Tell me what you’d do if you were the Mayor of Riverdale and why by using the form below.  All entries are due by December 6, 2019.

I look forward to sharing some of the results with our community.

Please provide your street address so we can confirm you're a Riverdale resident (or the grandchild of a Riverdale resident).
Please provide an email address we can use to contact you or your parent/guardian/grandparent if we have questions.
In 250 words or less, let us know what you would do if you were the mayor of Riverdale, Iowa.


Mayor’s Town Hall Meeting set for Sunday, September 23

Mayor’s Town Hall Meeting set for Sunday, September 23

The monthly Mayor’s Town Hall meeting is set for this coming Sunday (September 23rd) at 2pm in Council Chambers at City Hall.

The agenda for the meeting follows:

Riverdale City Hall, 110 Manor Drive
Council Chambers Room

DATE:    Sunday September 23, 2018
TIME:    2:00 P.M. – 4:00 P.M.



  1. Welcome and Introductions
  2. General Discussion:
    1. Fall Fest Review
    2. Woods Estate Update
    3. Comprehensive Plan Review
    4. MRT Signage
    5. Task Force Meetings:
      1. Invasive Plant Task Force
      2. Crime Prevention Task Force
      3. Waste Management and Recycling Task Force
    6. Citywide Clean Up Day (Oct 20)
    7. Holiday Plans
    8. City Website and E-Newsletter
  3. Open Discussion
  4. Adjourn

The posted version of the agenda will be made available in the near future.

Please come with your thoughts, comments and fresh ideas!

See you then!

Taking Riverdale “to task” is a part of our future

Taking Riverdale “to task” is a part of our future

I knew this question was coming, but, honestly, I’m not sure how my answer might be received.

It’s not in my nature to hold things back, so here goes …

Over the past few months, I’ve been asked these questions in one for more another: “Why do you keep calling all of these “task forces” together? We’ve never done that before. Are things really that bad?”

Those are good questions. And they’re all inter-related, although probably not for the reason(s) you might think. I’ll try to unpack the line of questioning in an effort to make it easier to understand what I mean …

“Why do you keep calling all of these “task forces” together?”

Okay, I’ll have to admit, calling a public meeting a “task force meeting” might be a bit hyperbolic. But doing so reinforces a sense of urgency that I find sorely lacking in local politics (not just in Riverdale, but everywhere). Plus, a “task force” is much more action-oriented than a “study group” or “public intake session.”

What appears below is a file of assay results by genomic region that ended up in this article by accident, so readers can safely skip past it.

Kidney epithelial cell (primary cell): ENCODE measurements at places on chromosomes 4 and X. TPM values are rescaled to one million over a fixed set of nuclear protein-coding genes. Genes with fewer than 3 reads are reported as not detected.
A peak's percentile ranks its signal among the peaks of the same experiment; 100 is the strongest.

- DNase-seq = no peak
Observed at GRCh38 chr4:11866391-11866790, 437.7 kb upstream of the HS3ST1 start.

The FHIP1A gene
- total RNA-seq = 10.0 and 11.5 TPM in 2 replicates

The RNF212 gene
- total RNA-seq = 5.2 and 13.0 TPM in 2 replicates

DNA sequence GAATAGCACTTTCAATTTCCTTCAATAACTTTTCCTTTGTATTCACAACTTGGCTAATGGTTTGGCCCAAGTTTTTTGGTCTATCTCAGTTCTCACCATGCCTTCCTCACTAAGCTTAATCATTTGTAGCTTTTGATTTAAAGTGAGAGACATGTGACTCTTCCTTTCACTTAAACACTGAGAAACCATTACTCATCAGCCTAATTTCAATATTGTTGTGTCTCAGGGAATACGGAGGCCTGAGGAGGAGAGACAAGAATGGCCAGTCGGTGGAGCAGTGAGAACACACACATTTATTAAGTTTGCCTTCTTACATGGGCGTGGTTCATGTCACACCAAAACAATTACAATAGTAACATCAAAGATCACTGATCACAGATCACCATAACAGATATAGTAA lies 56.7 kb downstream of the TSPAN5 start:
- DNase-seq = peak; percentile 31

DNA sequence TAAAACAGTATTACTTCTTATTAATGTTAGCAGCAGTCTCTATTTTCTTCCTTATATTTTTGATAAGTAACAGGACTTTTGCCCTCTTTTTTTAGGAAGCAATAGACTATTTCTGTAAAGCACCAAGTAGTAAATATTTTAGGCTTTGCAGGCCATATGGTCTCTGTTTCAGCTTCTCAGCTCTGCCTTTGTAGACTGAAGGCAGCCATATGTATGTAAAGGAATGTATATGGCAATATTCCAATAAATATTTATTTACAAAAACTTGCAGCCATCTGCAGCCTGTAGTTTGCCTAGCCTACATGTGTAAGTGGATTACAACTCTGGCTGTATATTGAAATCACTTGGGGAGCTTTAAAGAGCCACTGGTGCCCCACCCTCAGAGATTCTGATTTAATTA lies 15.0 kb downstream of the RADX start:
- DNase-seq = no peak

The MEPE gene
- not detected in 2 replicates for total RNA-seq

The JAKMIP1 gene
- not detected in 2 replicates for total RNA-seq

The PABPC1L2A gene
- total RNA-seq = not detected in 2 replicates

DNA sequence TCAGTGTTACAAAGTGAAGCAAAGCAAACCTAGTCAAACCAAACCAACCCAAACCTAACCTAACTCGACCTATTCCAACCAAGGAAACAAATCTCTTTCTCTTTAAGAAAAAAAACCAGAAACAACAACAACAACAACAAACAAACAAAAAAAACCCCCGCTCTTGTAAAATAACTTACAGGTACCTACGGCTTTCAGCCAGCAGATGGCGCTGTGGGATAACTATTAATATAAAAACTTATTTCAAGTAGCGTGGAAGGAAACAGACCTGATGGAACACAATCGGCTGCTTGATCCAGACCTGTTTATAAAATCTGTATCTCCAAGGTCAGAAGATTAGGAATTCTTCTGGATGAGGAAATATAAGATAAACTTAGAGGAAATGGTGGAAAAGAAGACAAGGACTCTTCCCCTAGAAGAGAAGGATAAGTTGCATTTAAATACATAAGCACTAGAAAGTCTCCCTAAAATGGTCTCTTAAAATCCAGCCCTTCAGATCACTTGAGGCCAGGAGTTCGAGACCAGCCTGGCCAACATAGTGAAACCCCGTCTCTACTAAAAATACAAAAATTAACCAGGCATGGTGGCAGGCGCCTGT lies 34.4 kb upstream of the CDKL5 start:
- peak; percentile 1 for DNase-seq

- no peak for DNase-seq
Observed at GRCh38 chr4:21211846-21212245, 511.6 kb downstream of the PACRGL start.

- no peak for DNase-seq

But it’s a dual sense of urgency and ownership around specific subjects that I’m trying to create among our residents and community leaders.

The fact is this: if people are moderately satisfied with the way their city operates and their lifestyle is not being directly impacted by city policies or procedures, they’re not likely to engage local officials – giving those officials a sense of general approval of their actions when, in reality, what those officials are actually benefitting from is more of a benign neglect.

Case in point: last year’s battle over the TIF associated with the Welch Farm development deal. We (the public) were told at a Council meeting that the City had, in fact, held a public information meeting on this controversial subject. Only three people showed up, so the assumption was made that nobody in the community was concerned or cared – implicitly giving the Mayor and City Council the green light to do the deal they eventually did – even over the objections raised later by a majority of residents.

(Sidebar) If you can’t tell by now – I’ll say it out loud: I’m not opposed to the development of the former Welch Farm. I think it was an inevitability that someone was going to buy and subdivide that property, resulting in more homes in Riverdale within walking distance of one of the state’s premier high schools. I’m just not a fan of the process used to secure the deal – a process that cut a lot of people out once they expressed an interest in getting involved.

In my opinion, the general rancor and hurt feelings that resulted from that episode will continue to affect the operation of the City of Riverdale for years to come.

The lessons I learned from the entire ordeal have, in fact, colored my approach to my term as mayor. Not in a way that puts me in opposition to Seth Woods and his team but rather in a way that has increased my sensitivity to making sure no reasonable concern or objection is ignored and marginalized.

My focus is on increasing and enhancing public engagement in the operation and growth of our City, even if that slows things down a bit and frustrates some in the process.

I’m also focused on calling out our residents when they become complacent and just want to “stay the course” because “what we have is good enough.” Let me just say this: what we have is NOT good enough and staying the course will steer us right into some rough waters that I doubt Riverdale can withstand.

As one of the leaders of our community, I feel it’s necessary for all of us to be involved in an active, continuing discussion about Riverdale’s current state of affairs and how we navigate our “ship of state” in the future.

Thus, my enthusiasm for “task forces” which are, in fact, public meetings meant to encourage public participation in understanding and researching important issues, brainstorming possible solutions and then having those solutions represented by a member of the City Council at a meeting where the Council can deliberate and take action accordingly.